consider, the article provides a framework for students to evaluate colleges on
more that academic reputations, first impression, or any other single
characteristic. While there is nothing surprising about the "10 things"
included, the way it is presented is a helpful way to frame research or a
conversation. I particularly liked that most of the descriptions provided
questions that help students apply the criteria to their thoughts and
Two things that were not noted and, in fairness, are probably beyond the scope of this brief article, but which I think need be said frequently are (1) there is no single "best match", and (2) don't use financial considerations in your first "filter'.
Still, I liked the list and the approach, and believe that the information in the article would be useful to any student, and could also be used well in a counseling situation.
The 10 Things are: Size, Type, Location, Distance from Home, Cost / Scholarship and Financial Aid, Student Population, Majors and Requirements, Athletics and Events, Activities and Special Programs, Your Gut Feeling
*The simple things I liked about the
a) It is like an outline and is numbered. Therefore it is easy to read and scan. A fact I find most students would be willing to read and remember than if it was in a long article.
b) The language presented is very simple. So, I could share it with students - teenagers, and their parents.
c) The article brings us to the basic needs of a student on a campus- or basic life for example majors, events, etc... Size, Type, Location -distance from home, Cost, Student Population, Activities, etc.
d) The article does not hint to Ivy schools, or to Popular schools- As a matter of fact, the article ends the 10th thing to consider is "gut feeling" , it tells the student not think of who else is going there or who is pushing the student to that school.
This final point is close to my heart- as I see that many of the parents at my school choose the college for their child and do not guide or open the doors for the student to consider other factors.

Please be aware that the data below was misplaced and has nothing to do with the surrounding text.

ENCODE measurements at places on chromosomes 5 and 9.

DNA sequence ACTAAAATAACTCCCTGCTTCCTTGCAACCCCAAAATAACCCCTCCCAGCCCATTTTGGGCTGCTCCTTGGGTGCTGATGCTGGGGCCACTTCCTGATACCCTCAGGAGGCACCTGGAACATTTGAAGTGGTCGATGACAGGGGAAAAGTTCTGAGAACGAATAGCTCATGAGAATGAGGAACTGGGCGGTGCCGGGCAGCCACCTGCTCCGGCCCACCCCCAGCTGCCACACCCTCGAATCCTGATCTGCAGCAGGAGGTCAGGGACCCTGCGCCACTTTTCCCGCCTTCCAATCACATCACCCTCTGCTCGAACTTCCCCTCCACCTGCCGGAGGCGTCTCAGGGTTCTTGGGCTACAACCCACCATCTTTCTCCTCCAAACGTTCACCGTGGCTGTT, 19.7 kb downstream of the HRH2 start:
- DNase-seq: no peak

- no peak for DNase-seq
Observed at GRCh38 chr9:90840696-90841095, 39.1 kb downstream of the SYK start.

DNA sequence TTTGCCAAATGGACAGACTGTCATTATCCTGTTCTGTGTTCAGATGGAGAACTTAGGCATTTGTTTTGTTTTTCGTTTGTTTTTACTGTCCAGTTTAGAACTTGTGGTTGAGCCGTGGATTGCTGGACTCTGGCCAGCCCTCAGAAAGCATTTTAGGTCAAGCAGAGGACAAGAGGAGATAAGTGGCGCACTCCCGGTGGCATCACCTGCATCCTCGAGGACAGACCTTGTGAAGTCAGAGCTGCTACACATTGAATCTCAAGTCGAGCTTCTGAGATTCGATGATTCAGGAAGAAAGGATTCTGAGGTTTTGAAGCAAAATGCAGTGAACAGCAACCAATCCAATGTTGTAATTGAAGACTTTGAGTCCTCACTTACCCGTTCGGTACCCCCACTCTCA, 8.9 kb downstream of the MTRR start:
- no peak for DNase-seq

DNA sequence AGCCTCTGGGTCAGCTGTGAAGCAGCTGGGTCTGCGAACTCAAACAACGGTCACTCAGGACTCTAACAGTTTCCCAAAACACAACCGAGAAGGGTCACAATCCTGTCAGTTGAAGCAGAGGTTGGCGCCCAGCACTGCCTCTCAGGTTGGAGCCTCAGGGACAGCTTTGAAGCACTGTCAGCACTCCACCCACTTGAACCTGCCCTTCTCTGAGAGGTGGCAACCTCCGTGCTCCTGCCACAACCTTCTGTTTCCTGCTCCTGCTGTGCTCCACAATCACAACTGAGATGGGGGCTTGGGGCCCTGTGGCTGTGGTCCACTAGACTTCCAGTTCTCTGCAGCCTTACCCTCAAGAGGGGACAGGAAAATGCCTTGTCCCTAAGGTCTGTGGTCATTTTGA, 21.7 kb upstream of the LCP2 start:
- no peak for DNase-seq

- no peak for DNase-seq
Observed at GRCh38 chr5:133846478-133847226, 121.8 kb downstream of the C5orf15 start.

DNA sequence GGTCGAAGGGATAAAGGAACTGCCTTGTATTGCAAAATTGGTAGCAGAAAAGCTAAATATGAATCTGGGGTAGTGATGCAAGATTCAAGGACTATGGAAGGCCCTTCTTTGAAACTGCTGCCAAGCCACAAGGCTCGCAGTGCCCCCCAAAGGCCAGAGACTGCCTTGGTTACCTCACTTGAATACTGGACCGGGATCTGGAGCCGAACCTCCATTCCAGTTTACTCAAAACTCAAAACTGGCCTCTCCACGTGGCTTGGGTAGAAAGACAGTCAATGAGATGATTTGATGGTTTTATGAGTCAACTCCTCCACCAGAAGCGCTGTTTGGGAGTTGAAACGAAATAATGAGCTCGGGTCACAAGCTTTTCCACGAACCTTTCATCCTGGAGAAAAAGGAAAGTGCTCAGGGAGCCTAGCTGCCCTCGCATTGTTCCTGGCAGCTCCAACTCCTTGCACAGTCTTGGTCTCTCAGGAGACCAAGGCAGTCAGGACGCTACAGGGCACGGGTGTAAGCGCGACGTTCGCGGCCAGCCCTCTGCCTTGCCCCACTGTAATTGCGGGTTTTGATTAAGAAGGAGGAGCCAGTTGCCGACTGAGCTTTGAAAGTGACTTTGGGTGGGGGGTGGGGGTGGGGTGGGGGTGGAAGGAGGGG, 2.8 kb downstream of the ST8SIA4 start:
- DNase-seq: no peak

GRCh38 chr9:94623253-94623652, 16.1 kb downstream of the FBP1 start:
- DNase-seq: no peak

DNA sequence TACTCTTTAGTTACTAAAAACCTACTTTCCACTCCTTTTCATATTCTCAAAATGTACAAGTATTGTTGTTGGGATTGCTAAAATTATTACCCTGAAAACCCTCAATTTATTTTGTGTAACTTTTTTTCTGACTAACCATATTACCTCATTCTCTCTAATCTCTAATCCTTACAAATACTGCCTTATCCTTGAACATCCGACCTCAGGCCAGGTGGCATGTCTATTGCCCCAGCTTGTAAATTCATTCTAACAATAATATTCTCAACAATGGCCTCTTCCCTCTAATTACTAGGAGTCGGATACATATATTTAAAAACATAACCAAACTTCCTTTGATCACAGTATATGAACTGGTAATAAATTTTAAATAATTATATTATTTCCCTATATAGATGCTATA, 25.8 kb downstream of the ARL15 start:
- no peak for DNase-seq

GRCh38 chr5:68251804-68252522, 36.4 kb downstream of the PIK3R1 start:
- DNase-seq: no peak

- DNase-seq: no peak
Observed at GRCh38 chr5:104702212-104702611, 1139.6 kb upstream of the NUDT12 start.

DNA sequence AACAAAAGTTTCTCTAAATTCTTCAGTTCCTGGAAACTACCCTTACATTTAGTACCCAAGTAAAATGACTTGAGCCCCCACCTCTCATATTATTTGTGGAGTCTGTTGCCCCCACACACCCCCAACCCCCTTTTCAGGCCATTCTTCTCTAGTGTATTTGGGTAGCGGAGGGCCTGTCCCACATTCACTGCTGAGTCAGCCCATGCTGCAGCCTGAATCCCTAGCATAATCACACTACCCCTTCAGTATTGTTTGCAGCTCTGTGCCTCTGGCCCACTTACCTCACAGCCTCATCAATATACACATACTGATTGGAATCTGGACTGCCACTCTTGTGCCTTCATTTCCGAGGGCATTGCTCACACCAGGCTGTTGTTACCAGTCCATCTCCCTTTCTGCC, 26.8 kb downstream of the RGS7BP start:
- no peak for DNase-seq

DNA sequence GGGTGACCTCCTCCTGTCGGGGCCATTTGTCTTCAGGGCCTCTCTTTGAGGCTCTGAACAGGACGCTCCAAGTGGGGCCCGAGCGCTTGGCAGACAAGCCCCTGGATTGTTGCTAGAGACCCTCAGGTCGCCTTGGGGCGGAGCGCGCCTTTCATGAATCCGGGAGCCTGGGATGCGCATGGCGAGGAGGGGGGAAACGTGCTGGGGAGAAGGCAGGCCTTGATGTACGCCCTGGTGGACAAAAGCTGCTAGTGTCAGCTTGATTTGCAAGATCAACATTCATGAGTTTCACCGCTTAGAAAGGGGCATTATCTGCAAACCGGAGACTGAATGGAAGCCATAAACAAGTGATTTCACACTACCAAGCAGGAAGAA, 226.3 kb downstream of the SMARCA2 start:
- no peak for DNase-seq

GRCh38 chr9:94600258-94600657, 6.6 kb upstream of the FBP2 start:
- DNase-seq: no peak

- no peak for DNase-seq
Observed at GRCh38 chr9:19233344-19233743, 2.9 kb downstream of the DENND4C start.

*is the most useful one I found for
students beginning the college search process. The college search sites all have
a list of variables they ask to be able to hone in on a list of colleges for a
particular student. The problem is that many times a student hasn't taken
sufficient time to actually consider the important factors and how they relate
to their individual situation and choices. This article helps students take the
time to actually consider those factors which include 1) size 2) type 3)
location 4) distance from home 5) cost/scholarship & financial aid 6) student
population 7) majors and requirements 8) athletics and events 9) activities and
special programs 10) your gut feeling.
This article has a very student friendly way of getting them to identify what they really want in a college experience. The questions the article asks leads students into an evaluation of their personal likes and dislikes, expectations and needs. It encourages them to trust their instincts which is something I haven't seen mentioned elsewhere but is very valid. We can do research for a new car using reports from Consumer Guide but when it comes to buying one, it is our gut that tells us whether we'll be happy with our choice.